We study aggregate, distributional and welfare effects of a permanent reduction in the capital tax rate in a quantitative equilibrium model with capital-skill complementarity. Such a tax reform leads to expansionary long-run aggregate effects, but is coupled with an increase in wage and income inequality. Moreover, the expansionary aggregate effects are smaller when distortionary labor or consumption tax rates have to increase to finance the capital tax rate cut, driven by effects on labor supply decisions. An extension to a model with heterogeneous households shows that consumption ...
Globalization Institute Working Papers , Paper 391

Working Paper
Fiscal stabilization with partial exchange rate pass-through

This paper examines the role of fiscal stabilization policy in a two-country framework that allows for a general degree of exchange rate pass-through. I derive analytical solutions for optimal monetary and fiscal policy which are shown to depend on the degree of pass-through. In the case of partial pass-through, an optimizing policy maker uses countercyclical fiscal stabilization in addition to monetary stabilization. However, in the extreme cases of complete or zero pass-through, the fiscal stabilization instrument is not employed. There is also no additional gain from the fiscal instrument ...
Globalization Institute Working Papers , Paper 31

Working Paper
Government Debt Limits and Stabilization Policy

We evaluate alternative public debt management policies in light of constraints imposed by the effective lower bound on interest rates. Replacing the current limit on gross debt issued by the fiscal authority with a limit on consolidated debt of the government can ensure that output always reaches its potential, but it may permit excess government spending when the economy is away from the effective lower bound. The welfare-maximizing policy sets the gross debt limit to the level implied by Samuelson (1954), while the central bank finances government spending with money when the economy is at ...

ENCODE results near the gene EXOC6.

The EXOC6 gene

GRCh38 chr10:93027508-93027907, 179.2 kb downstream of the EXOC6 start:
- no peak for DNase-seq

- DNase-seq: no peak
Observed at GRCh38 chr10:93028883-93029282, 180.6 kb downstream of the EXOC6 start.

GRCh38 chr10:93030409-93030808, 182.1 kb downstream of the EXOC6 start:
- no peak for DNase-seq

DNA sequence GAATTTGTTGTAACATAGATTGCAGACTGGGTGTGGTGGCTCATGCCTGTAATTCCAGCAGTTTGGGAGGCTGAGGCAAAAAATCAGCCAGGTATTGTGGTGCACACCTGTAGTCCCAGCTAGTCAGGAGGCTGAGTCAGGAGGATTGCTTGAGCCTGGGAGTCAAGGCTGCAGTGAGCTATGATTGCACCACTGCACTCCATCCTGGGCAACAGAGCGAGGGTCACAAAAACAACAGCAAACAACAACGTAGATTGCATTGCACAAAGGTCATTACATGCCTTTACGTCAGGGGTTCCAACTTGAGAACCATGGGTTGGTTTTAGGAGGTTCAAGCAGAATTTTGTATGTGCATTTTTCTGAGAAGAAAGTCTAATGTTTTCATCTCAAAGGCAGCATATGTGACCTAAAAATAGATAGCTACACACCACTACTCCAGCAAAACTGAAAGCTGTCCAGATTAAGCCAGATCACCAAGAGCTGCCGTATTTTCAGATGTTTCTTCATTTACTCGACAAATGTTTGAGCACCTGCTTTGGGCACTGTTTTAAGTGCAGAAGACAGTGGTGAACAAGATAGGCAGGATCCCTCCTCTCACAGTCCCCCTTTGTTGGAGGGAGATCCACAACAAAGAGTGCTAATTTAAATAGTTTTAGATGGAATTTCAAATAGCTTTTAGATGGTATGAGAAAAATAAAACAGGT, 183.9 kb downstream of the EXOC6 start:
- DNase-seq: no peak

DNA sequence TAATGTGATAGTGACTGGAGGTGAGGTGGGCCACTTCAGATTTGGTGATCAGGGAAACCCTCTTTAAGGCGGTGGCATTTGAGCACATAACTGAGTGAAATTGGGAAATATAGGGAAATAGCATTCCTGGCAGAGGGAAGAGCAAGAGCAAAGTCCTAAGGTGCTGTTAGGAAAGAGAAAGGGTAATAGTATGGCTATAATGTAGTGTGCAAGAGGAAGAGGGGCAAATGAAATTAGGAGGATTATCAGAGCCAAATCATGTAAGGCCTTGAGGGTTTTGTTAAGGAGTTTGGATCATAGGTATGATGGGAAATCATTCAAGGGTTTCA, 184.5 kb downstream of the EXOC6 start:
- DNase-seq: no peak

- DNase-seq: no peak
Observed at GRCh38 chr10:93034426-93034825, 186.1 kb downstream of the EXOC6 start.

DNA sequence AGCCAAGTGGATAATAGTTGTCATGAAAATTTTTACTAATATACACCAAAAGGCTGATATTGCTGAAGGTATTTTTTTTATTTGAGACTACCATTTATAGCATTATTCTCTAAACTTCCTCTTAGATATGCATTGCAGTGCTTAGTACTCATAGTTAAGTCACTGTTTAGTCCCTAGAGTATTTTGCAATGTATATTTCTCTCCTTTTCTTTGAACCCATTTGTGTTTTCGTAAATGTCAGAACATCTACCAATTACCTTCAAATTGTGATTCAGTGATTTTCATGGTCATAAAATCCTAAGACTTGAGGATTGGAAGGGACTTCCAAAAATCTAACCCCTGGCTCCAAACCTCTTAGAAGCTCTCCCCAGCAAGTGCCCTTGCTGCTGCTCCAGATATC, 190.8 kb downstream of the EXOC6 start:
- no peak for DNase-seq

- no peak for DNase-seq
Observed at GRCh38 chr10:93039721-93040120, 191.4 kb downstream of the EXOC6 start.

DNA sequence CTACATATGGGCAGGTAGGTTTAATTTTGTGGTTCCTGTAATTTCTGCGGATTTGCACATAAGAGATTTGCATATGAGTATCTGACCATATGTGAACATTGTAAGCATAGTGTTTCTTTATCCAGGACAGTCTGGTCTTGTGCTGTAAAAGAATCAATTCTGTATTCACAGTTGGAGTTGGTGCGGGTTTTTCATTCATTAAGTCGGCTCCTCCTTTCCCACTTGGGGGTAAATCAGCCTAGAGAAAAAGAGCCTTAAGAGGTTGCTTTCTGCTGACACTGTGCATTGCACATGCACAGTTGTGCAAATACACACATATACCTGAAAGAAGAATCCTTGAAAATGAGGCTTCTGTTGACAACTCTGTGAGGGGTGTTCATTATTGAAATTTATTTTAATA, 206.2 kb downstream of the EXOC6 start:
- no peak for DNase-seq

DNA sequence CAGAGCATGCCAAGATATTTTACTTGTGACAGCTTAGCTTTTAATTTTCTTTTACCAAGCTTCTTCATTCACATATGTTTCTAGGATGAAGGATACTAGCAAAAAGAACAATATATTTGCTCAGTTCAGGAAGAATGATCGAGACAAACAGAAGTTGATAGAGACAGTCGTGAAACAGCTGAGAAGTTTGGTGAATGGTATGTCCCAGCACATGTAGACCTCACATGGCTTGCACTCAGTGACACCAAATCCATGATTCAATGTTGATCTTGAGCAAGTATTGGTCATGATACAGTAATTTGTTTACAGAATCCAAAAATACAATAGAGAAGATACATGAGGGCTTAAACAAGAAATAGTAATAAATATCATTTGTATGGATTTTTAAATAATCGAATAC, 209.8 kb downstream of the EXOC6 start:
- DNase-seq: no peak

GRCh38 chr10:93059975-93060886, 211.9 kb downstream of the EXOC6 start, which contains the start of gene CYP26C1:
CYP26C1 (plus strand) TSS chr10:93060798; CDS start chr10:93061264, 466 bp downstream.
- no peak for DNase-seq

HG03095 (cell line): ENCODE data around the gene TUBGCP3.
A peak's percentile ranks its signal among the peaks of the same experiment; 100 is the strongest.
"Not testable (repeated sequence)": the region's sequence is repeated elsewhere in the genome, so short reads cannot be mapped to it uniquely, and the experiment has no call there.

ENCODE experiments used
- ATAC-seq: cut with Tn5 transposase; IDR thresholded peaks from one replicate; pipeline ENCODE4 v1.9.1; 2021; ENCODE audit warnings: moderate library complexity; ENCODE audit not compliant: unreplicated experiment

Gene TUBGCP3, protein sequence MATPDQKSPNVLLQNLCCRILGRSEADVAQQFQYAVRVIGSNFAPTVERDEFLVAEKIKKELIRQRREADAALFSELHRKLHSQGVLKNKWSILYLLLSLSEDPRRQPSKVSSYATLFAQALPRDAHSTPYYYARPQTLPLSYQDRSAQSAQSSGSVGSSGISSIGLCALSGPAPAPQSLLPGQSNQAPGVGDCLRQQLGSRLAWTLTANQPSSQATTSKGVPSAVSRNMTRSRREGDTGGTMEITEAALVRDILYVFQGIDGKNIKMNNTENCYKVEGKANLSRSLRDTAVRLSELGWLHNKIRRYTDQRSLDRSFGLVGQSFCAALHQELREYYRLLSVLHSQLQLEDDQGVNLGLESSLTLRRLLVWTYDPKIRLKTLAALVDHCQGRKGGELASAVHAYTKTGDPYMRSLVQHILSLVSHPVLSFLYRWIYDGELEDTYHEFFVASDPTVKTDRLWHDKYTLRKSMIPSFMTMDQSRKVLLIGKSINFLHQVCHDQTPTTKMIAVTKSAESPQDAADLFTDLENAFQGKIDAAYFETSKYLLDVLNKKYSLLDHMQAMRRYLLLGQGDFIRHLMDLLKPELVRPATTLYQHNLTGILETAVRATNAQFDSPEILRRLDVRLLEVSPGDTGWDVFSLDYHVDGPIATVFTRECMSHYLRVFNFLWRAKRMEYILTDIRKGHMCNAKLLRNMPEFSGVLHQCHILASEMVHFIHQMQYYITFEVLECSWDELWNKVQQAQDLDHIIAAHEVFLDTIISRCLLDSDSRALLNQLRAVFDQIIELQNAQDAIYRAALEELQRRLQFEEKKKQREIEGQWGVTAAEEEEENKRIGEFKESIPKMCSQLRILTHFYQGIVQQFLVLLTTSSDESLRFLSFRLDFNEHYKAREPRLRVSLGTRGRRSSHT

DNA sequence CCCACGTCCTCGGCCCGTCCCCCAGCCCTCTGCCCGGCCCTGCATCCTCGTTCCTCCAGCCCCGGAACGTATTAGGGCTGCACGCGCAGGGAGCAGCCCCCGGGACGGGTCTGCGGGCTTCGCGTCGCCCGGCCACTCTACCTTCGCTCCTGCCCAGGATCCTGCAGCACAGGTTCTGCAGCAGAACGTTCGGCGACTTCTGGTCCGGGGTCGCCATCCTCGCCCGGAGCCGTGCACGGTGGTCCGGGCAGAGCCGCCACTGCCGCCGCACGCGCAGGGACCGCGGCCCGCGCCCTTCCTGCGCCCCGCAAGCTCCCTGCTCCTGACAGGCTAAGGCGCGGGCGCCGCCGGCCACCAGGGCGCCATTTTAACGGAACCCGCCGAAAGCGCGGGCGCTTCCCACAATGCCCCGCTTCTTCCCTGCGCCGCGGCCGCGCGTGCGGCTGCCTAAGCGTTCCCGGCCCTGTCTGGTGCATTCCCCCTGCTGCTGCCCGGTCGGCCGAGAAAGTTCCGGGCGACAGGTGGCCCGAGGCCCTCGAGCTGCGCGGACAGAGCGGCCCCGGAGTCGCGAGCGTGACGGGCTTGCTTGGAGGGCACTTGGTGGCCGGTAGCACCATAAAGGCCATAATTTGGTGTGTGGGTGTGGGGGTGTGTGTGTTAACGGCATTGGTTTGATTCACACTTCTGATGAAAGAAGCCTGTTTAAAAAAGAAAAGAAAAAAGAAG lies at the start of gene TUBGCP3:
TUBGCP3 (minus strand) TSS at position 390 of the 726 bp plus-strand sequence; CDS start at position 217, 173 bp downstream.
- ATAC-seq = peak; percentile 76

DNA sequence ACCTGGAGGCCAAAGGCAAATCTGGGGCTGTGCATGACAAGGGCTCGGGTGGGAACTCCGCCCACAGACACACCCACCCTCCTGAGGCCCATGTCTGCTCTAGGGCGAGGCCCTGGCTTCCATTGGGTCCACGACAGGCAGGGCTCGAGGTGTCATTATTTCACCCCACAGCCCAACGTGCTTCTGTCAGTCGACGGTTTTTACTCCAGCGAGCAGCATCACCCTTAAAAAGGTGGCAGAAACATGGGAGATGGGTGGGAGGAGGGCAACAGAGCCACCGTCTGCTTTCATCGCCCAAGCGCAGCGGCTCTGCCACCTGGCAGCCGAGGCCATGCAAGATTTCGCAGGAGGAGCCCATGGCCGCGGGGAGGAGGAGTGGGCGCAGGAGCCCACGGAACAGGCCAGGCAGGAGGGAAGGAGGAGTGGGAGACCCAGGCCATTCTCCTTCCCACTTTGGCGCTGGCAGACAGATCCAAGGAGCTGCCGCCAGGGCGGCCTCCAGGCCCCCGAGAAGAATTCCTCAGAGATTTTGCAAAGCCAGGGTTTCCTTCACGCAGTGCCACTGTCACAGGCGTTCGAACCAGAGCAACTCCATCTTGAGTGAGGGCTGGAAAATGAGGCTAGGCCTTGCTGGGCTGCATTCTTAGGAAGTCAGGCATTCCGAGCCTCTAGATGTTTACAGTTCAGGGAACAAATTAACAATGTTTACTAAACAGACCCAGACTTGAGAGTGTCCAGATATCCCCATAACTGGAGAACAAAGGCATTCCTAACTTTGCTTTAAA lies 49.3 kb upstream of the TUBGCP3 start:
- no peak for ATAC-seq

Working Papers , Paper 20-23

Journal Article
Understanding Lowflation

Central banks are viewed as having a demonstrated ability to lower long-run inflation. Since the Financial Crisis, however, the central banks in some jurisdictions seem almost powerless to accomplish the opposite. In this article, we offer an explanation for why this may be the case. Because central banks have limited instruments, long-run inflation is ultimately determined by fiscal policy. Central bank control of long-run inflation therefore ultimately hinges on its ability to gain fiscal compliance with its objectives. This ability is shown to be inherently easier for a central bank ...
Review , Volume 101 , Issue 1 , Pages 1-26

Report
Liquidity Traps and Monetary Policy: Managing a Credit Crunch

We study a model with heterogeneous producers that face collateral and cash-in-advance constraints. A tightening of the collateral constraint results in a credit-crunch-generated recession that reproduces several features of the ?nancial crisis that unraveled in 2007 in the United States. The model can be used to study the effects of the credit-crunch on the main macroeconomic variables and the impact of alternative policies. The policy implications regarding forward guidance are in contrast with the prevalent view in most central banks, based on the New Keynesian explanation of the liquidity ...
Staff Report , Paper 540

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Nicolini, Juan Pablo 7 items

Nakata, Taisuke 6 items

Melosi, Leonardo 5 items

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Bianchi, Francesco 4 items

Buera, Francisco J. 4 items

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zero lower bound 11 items